Women look at security cameras

Center on Digital Culture and Society: International Conference & Ph.D. Course

May 8-9, 2023 Various Times
  • University of Copenhagen
Audience Annenberg-Only

“Technology in Movement, Movement in Technology”

Photo Credit: Matthew Henry / Unsplash

Rapidly emerging technologies have become a crucial component of movement and contention, ranging from strikes and protests to riots and civil disobedience to revolution and war. We have witnessed the widespread use of digitally mediated communication during large-scale political protests in promoting social justice like Black Lives Matter and the #MeToo movement, but also intelligence and information warfare that contribute to precise strikes, effective surveillance, and reconnaissance in Russia’s war against Ukraine. Interest in this field endures, while interrogation of the role of technology in movement proliferates. Still, contestation over the nature and degree of effectiveness of technology in movement and contention remains. And theoretical and methodological reflections are badly needed to identify challenges and opportunities for advancing the field. 

This international conference seeks to address and advance such discussion. We look for original, rigorous, and creative contributions and reflections that examine technology and movement/contention. Submissions can be primarily theoretical or based on empirical studies but may also include innovative suggestions for overcoming methodological challenges. In all forms, the submissions should make explicit, original, and substantial contributions to the relevance and implications of the role of technology in movement.

The Ph.D. course

An international Ph.D. course with the same theme on technology and movement will be offered in the conference. The participant will receive 3.8 European Credit Transfer and Accumulation System (ECTS) for participation in all three days including giving a paper presentation, or 2.3 ECTS (for participation in all three days).

Further detailed information on the Ph.D. course is available at the Ph.D. School at the Faculty of Humanities, University of Copenhagen.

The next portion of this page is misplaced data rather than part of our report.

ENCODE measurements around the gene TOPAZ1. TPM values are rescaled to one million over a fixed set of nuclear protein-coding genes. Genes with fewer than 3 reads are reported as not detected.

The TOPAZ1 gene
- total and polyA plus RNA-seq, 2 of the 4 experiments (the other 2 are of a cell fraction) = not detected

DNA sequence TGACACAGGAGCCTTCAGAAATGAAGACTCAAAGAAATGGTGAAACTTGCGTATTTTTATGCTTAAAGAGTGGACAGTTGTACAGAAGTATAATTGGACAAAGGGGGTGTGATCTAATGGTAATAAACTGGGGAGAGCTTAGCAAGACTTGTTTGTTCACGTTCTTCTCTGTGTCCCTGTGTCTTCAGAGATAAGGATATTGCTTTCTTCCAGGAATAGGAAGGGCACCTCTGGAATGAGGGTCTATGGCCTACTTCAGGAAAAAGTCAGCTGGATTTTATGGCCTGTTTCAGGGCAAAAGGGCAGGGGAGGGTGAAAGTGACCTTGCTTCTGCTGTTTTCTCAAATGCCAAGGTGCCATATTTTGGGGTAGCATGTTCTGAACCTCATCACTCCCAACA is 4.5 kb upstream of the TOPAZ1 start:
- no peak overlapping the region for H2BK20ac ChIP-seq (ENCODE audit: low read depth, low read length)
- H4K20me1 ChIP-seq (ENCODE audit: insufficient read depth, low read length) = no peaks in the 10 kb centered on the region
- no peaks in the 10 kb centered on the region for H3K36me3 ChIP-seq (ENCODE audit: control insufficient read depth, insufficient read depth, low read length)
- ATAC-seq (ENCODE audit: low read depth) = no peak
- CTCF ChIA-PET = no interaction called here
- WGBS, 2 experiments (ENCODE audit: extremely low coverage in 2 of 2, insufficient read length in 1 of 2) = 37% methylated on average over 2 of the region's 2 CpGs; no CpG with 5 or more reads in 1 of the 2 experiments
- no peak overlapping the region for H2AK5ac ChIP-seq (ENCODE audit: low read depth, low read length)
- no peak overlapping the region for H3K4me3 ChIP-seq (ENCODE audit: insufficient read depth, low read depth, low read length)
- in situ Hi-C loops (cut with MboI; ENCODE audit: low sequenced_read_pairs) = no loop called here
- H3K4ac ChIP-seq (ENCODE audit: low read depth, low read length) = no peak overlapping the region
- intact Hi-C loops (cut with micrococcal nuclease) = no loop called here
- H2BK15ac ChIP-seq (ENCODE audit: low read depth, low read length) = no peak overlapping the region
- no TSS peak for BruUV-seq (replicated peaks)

There are limited places for the Ph.D. course. To be considered to enroll into the Ph.D. course, the applications must follow the requirement from the Ph.D. school at the Faculty of Humanities and submit a document specifying the presentation and the motivation and expectation of the Ph.D. course. Further information will be available soon. For the submission to the Ph.D. course, please indicate “Submission to the Ph.D. course” in the email title.

Further inquiry please contact Jun Liu (liujun@hum.ku.dk) and Christina Neumayer (christina.neumayer@hum.ku.dk).


Submissions may engage with the following questions:

  • Theoretical developments in the sociology of technology in movement
  • The historical, social, and political contingency of the role of technology in movement
  • Technology and gender, sexuality, feminism, and LGBTQI issues in movement
  • Technology and class, social, and digital inequalities in movement
  • Big data and computational approaches to studying technology and movement (as well as critiques of these approaches)
  • Safety and security issues of technology and movement
  • Comparative empirical analyses of technology and movement across (a) historical eras and/or (b) countries, regions, and societies
  • Legal, social and ethical issues of technology and movement
  • Promise and peril of technology and movement

Abstracts of 300-500 words excluding references must be sent to techinmovement@ku.dk before the deadline. For submission to the Ph.D. course, please indicate “Submission to the Ph.D. course” in the email title.

Confirmed Keynote Speakers


  • Deadline for submission of abstracts: Dec. 15, 2022
  • Notification of acceptance: Jan. 31, 2023 (the acceptance letter for the Ph.D. course will be sent separately)
  • Deadline for registrations: February 28, 2023
  • Conference: May 8-9, 9-17 (CEST), 2023
  • Ph.D. seminar: May 10, 9-17 (CEST), 2023

This conference is co-organized by the Independent Research Fund Denmark - Sapere Aude Starting Grant Project “To Use or Not to Use? A Relational Approach to ICTs as Repertoire of Contention”, the ECREA Communication & Democracy Section, and The Center on Digital Culture and Society, Annenberg School for Communication at the University of Pennsylvania.

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